Regardless of what fuel a grill uses, if it’s “smart,” it’ll need electricity to power the brains of the grill—most smart grills take advantage of this to also include an auto-igniter, the 545 included. This is the first spot where the learning curve kicks in, and if you were to purchase this model, I’d recommend watching videos on the gravity-fed process and how this auto-igniter works. From the control panel of the grill or your app, you’ll set a target temperature, and then hit “ignite.” The auto-ignite will spend about 45 seconds heating up and then you insert a flame starter puck from Masterbuilt and push it into the auto-ignite. If you do it right, the grill starts breathing like a dragon as the fan kicks on, and your charcoal will start to smoke. If you do it wrong, your puck will go out, and you’ll need to start over—the grill will alert you if that’s happened. Once you figure it out, you’ll have success each time. With the flame going, you load up the cast iron hopper with charcoal. Masterbuilt wants you to use lump charcoal: It was my first time doing so (I used the Masterbuilt brand, which they sent for me to test and I’d buy again) and I was impressed at the difference between lump and the briquettes you buy at the store. The charcoal ignites quickly and thanks to the fan, is ready to go surprisingly fast. The grill begins heating immediately, and you’ll hit even the highest temperatures (650F) within 20 minutes. The app will alert you when it hits target temperature. 

Gravity-fed heat

Here is the second spot where the learning curve kicks in. The charcoal is not under the cooking grates, but rather in a hopper on the right hand side of the grill. The flame is at the bottom of the hopper, and burns charcoal from the bottom up. As it heats up, a fan blows the hot smoke to the rest of the grill underneath the grates. The grill will get hot, but not from direct flame. In fact, there is no fire to speak of under the grates—it is contained in the hopper. So if you’re looking for a flame-broiled burger, this isn’t the grill for you. You can, however, sear on top of the cast iron hopper, which works, but has its own challenges. First, you can’t open the hopper if there’s a steak on it—so you can’t check the fuel level, or add smoking chips, etc. Second, the hopper isn’t very big, so you can sear one steak or a few burgers, but not two steaks. If you have a steak and some onions you want to grill, you’ll have to choose which one gets the hopper lid. Third, while you will get grill marks on your food eventually just by way of the heat of the smoke heating up the grates, it takes a long while for that reaction to happen. Again, the heat is there, it’s just through hot smoke rather than direct flame. In fact, Masterbuilt designed the active grill area with a shield for drippings that completely prevents flame ups. If you understand that this is the purpose of the 545—to be a smoker, rather than a grill—you won’t be disappointed.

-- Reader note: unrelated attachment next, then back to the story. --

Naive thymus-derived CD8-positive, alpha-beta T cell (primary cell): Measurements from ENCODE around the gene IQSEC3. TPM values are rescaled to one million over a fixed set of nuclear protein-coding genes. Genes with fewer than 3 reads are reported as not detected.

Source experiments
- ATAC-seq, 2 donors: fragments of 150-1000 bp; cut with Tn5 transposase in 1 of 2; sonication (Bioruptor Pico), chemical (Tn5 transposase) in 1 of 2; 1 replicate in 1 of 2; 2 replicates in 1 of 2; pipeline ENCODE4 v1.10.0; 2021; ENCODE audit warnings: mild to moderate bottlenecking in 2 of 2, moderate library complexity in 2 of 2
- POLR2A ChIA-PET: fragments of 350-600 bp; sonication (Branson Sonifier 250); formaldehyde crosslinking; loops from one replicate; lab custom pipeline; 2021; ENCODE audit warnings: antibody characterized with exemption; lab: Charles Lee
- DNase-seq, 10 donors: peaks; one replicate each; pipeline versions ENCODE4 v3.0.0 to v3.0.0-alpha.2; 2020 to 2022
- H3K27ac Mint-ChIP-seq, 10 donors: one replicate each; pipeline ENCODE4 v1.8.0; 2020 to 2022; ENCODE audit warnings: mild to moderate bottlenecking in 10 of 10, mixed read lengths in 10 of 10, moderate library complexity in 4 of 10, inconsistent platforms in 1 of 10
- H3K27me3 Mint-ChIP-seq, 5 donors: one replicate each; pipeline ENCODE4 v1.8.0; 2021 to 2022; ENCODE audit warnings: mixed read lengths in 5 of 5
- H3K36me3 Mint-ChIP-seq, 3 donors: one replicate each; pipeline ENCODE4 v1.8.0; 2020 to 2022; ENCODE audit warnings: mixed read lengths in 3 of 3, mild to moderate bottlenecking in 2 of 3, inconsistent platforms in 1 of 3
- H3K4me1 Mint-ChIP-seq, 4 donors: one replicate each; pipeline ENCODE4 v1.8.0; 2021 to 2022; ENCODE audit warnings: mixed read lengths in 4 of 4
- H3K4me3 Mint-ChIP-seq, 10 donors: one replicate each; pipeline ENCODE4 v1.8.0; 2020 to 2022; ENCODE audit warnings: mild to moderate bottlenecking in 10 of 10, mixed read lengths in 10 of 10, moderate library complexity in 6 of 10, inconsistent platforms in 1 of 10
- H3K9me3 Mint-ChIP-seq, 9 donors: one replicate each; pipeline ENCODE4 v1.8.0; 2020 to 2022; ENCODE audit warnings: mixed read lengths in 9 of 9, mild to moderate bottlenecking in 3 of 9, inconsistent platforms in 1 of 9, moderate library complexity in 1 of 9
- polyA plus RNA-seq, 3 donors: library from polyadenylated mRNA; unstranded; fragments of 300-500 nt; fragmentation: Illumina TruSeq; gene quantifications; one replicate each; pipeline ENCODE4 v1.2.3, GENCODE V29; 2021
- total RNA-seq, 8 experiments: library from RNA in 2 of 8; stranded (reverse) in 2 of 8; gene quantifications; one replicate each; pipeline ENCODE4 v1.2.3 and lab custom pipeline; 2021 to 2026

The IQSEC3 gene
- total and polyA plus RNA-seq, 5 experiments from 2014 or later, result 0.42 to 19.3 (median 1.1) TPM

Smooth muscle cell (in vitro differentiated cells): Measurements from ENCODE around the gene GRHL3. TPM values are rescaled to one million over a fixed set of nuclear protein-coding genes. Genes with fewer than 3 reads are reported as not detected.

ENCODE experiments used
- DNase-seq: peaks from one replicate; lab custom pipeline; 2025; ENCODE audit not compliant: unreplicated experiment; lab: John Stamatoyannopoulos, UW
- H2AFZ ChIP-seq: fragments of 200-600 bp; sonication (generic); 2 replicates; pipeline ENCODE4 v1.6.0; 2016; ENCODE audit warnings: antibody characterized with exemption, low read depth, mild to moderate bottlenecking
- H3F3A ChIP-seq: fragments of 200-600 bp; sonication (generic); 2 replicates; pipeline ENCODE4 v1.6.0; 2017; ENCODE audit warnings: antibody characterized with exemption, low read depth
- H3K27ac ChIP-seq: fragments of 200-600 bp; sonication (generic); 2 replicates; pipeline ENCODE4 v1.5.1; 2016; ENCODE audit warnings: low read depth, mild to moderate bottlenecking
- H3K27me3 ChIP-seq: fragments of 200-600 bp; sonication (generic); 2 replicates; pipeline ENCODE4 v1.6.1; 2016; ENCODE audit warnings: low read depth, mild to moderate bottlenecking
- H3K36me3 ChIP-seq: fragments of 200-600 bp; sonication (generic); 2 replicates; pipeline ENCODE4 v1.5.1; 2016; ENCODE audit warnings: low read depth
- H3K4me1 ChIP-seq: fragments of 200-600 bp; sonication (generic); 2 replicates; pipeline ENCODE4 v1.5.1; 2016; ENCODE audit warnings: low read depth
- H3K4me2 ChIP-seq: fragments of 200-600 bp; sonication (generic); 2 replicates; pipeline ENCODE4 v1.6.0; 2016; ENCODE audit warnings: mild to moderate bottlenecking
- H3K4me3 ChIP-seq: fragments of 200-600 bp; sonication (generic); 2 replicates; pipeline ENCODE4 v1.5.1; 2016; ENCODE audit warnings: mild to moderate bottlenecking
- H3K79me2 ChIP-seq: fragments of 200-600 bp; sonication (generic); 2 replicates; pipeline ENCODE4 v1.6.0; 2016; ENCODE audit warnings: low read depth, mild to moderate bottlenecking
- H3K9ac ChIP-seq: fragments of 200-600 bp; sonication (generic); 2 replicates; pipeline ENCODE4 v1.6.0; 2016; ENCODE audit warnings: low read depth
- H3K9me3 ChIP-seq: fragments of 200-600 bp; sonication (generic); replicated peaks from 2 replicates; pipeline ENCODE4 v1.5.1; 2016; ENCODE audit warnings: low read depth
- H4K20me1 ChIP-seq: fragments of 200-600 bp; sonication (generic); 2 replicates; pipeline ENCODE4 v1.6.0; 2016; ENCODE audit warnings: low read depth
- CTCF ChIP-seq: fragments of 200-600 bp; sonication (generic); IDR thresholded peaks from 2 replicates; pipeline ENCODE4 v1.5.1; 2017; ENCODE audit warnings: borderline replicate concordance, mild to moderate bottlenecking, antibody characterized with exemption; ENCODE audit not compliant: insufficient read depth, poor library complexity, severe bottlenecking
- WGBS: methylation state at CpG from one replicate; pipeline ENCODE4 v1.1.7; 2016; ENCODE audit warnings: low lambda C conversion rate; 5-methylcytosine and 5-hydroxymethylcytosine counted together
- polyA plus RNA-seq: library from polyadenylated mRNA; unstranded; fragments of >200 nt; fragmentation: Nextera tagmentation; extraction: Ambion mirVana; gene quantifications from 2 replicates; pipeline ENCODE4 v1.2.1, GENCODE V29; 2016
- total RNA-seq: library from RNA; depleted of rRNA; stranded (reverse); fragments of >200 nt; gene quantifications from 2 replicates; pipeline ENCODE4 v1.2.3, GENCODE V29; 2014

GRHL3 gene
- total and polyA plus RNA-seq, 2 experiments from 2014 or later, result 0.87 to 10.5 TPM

Somewhere between a smoker and a grill

These chicken thighs were on the grill for about an hour, but ended up with a perfect smokiness and a nice crusty skin with great grill marks.
Credit: Amanda Blum

Once I relaxed into the fact that this was more a smoker, I started feeling really happy with the outcomes. Chicken thighs turned out spectacularly well—they got grill marks eventually, and also a lovely smoke. I executed a small brisket (I went off-book and used my own recipe) and was quite pleased with the results. Shrimp, salmon, steak, pineapple, cauliflower, grilled onions, sausage—they all came out really well once I accepted the 545 for what it was and stopped trying to make it a flame grill. Nothing I made was overly smoky. The grill operates on charcoal, but pitching hardwood chunks into the hopper will allow you to control the flavor and volume of smoke going into the food. Compared to wood pellet grills I tested where the smoke was overwhelming, this was a nice, mild smoke. 

This mini brisket got an excellent bark.
Credit: Amanda Blum

Bottom line: an excellent buy

It’s ironic that a grill I was so primed to detest turned out to be the one I’d likely recommend to anyone who wants to move away from gas into charcoal and smoking. On its own, without any connectivity, it’s a great smoker once you learn how to use it, with some additional searing and cooking capacity. The app adds the functionality you want to control and monitor the 545 remotely, with no extra frills. Sure, I’d love to be able to get real flame under the cooking area, and I’d like the app to have better recipe interactivity, but neither are deal breakers. On the whole, this is a great buy—just don’t put it together yourself.